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St Martins Square, Chichester, West Sussex, PO19

Guide price £1,995,000

Under offer

5 Beds 3 Baths 3 Receptions

REF: CHI210040

Chichester City


  • Within 1/2 mile of Chichester Festival Theatre
  • Historic town house of great character, Listed Grade II
  • Predominantly Georgian but with origins dating back to the 13th Century
  • Situated in one of the oldest and most attractive parts of Chichester
  • Reception Hall, Cellars, Study/Sitting Room
  • Drawing Room, Dining Room, Kitchen/Breakfast Room
  • Cloakroom, Conservatory
  • 6 Bedrooms, 2 Bathrooms (1 En Suite), Shower Room En Suite
  • Private parking and discreet vehicle access into Lion Street
  • Sheltered west facing walled gardens and store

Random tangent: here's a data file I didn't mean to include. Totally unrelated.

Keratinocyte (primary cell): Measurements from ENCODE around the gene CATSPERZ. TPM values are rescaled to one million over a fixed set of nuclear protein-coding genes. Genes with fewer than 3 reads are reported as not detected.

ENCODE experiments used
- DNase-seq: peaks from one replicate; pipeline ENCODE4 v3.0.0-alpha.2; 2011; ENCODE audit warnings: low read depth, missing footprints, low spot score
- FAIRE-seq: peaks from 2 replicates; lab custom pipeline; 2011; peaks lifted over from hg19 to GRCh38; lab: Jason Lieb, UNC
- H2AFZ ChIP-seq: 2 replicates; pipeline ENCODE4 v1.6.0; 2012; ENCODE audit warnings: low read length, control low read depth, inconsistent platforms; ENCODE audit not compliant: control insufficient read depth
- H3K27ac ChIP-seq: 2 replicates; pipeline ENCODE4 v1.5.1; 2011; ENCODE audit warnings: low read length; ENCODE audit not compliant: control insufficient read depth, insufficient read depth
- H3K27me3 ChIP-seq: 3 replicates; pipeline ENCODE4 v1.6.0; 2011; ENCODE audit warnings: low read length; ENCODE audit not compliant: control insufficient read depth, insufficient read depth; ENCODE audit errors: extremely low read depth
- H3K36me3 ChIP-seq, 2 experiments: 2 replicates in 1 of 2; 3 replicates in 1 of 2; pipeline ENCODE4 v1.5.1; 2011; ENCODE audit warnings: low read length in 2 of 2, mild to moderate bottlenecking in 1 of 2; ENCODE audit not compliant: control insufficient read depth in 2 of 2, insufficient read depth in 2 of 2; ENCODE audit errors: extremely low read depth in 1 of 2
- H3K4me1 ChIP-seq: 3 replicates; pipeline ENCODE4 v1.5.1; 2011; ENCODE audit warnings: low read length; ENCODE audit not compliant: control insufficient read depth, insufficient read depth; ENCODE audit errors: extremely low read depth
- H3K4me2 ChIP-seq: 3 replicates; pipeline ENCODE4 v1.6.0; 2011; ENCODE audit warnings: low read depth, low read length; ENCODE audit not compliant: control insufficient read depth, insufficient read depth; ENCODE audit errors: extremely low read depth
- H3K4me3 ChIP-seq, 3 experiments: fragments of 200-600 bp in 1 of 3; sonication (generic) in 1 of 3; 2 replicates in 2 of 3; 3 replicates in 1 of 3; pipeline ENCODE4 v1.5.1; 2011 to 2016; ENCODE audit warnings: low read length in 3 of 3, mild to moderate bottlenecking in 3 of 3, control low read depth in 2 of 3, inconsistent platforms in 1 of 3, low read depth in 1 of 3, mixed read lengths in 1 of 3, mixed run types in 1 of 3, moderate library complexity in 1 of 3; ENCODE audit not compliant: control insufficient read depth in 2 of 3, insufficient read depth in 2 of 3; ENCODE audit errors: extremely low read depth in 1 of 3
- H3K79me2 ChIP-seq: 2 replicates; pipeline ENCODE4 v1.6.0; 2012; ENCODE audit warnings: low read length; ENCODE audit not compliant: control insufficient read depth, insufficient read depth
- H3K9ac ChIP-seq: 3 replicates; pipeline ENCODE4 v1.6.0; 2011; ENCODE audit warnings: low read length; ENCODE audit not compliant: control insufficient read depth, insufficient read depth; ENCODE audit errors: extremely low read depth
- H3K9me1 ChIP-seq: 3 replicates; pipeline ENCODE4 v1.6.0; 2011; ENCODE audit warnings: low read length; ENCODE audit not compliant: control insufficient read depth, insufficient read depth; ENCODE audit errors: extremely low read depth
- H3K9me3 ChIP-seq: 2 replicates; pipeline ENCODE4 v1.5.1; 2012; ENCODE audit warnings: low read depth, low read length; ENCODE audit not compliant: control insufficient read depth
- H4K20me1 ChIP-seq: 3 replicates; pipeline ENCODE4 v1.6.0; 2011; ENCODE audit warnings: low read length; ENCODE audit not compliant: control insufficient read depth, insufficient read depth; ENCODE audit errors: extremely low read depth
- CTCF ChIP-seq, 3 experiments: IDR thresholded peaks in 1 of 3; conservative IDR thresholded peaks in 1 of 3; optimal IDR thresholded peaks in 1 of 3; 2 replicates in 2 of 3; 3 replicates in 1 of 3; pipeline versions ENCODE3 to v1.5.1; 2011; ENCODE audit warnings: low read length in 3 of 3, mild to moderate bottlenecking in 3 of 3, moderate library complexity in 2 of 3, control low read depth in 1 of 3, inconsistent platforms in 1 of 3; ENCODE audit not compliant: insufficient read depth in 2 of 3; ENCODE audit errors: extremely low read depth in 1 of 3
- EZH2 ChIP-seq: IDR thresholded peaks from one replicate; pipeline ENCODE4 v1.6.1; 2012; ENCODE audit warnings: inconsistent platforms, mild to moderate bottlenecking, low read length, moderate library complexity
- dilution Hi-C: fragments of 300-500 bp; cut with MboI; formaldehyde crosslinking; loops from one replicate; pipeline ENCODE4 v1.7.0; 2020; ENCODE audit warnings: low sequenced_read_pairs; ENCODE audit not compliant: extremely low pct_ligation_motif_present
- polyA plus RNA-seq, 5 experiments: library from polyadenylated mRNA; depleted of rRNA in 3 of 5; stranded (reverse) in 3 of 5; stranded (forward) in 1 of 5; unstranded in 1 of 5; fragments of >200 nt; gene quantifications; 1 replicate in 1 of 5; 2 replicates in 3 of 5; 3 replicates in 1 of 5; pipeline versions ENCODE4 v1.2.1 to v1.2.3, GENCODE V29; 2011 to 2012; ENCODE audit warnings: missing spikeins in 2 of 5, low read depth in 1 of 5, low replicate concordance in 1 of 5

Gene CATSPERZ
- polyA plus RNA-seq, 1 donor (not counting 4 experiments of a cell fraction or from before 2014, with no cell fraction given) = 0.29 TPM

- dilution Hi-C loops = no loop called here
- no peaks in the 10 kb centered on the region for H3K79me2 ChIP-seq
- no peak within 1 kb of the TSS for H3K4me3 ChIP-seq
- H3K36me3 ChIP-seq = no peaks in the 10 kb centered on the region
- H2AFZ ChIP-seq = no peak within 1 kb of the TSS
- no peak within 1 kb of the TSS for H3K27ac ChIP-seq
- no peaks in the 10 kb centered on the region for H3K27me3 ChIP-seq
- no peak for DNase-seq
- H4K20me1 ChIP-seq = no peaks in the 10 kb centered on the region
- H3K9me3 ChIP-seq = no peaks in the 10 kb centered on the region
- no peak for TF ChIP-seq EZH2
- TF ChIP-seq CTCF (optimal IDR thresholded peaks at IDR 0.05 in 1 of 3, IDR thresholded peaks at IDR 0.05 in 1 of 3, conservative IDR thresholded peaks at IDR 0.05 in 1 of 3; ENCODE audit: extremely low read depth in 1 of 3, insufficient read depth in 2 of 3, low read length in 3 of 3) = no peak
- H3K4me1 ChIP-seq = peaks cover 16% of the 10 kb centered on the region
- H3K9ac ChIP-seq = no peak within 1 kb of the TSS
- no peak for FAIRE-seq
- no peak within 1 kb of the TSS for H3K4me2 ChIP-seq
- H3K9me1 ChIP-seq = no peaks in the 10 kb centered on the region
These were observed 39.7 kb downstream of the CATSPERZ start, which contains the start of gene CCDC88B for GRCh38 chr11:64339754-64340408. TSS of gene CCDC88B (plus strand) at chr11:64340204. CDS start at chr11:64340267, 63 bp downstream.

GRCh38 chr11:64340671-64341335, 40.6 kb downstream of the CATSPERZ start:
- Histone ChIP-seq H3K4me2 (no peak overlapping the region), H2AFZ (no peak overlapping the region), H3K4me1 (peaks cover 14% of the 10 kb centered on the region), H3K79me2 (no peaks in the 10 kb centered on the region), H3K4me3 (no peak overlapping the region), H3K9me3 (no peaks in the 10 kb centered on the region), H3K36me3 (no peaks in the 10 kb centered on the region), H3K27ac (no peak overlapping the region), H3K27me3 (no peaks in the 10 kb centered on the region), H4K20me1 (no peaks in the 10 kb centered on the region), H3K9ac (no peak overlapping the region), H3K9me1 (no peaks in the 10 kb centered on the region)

Historical Note This handsome town house is predominantly Georgian in character and, whilst parts of the original timber frame still exist, most rooms are spacious, light and of Georgian proportions. Records show a property on this site prior to 1248 belonging to Ralph de Montfort who granted it to the Abbot and Convent of Jumiege, a Benedictine Abbey south west of Rouen for his "salvation and for certain debts which he was bound to them of old". The Abbey sold it in later years to the Archdeacon of Chichester who granted it to the Dean and Chapter at a rent of 20 shillings "to pray for him on his anniversary". The property then remained in the ownership of the Dean and Chapter for centuries. The next surviving reference to the house is in 1402 which shows William, son of Agnes, the sister of Adam Dyer, as tenant for life. Later the Parliamentary Survey of 1649 describes the house as a "hall, parlour, little kitchen, washhouse, cellar, 3 chambers, 2 small lodging garrets, a little yard with use of a pump and a small garden plot". At this time the tenant was Thomas Wheeler, a merchant and City alderman. The hearth tax in 1670 records the property had 6 hearths with 9 rooms divided between two occupiers. The house remained in the ownership of the Dean and Chapter until the late 19th century and was tenanted by a number of people, the last documented tenant being a Reverend John Bridger in 1839. It is believed that the house was sold by the Diocese and returned to private ownership in about 1875. The Property The house as it can be seen today looks predominantly Georgian and the small facade viewable from St. Martin's Square belies the depth of the accommodation behind. This is a most comfortable town house with 3 good reception rooms on the ground floor and a farmhouse style kitchen/breakfast room with stable door onto a very pleasant west facing walled garden. The bedroom accommodation is generous, 6 bedrooms in all arranged over 2 floors with 2 bathrooms and a shower room. The rooms are well proportioned, in many cases with high ceilings, large sash windows with working shutters, decorative plasterwork and cornices. The property is also extremely private. A discreet vehicle access leads from Lion Street to a parking area suitable for at least 2-3 cars. Beyond this a walled kitchen garden some 60' long is planted with espalier fruit trees, and beds for soft fruits, flowers, vegetables and herbs. A gate leads from the parking area to an attractive west facing walled garden lying immediately adjacent to the house. The old brick walls are covered with climbing roses and the garden itself has been stone flagged for ease of maintenance. Location St Martin's Square is mainly medieval, lying between Priory Park and the old site of St. Martin's Church, described by Ian Nairn in The Buildings of England as "a tiny delightful space .... as wayward and deceptively casual as one of the little scenographic squares in Rome". The ancient almhouses lie nearby and the surrounding buildings are otherwise predominantly Georgian in character. Despite its discreet setting the property is within yards of the comprehensive shopping facilities situated in the pedestrianised centre, together with a good choice of restaurants and bars. Nearby, the 12th century Cathedral dominates the skyline with adjacent Canon Lane leading to the medieval Bishops Palace and its park-like walled gardens which are open to the public. Other recreational facilities include the internationally known Festival Theatre, Pallant House Gallery, the Westgate sports centre and New Park Centre Cinema. A mainline station provides a regular service to London Victoria in about 1 hour 45 minutes.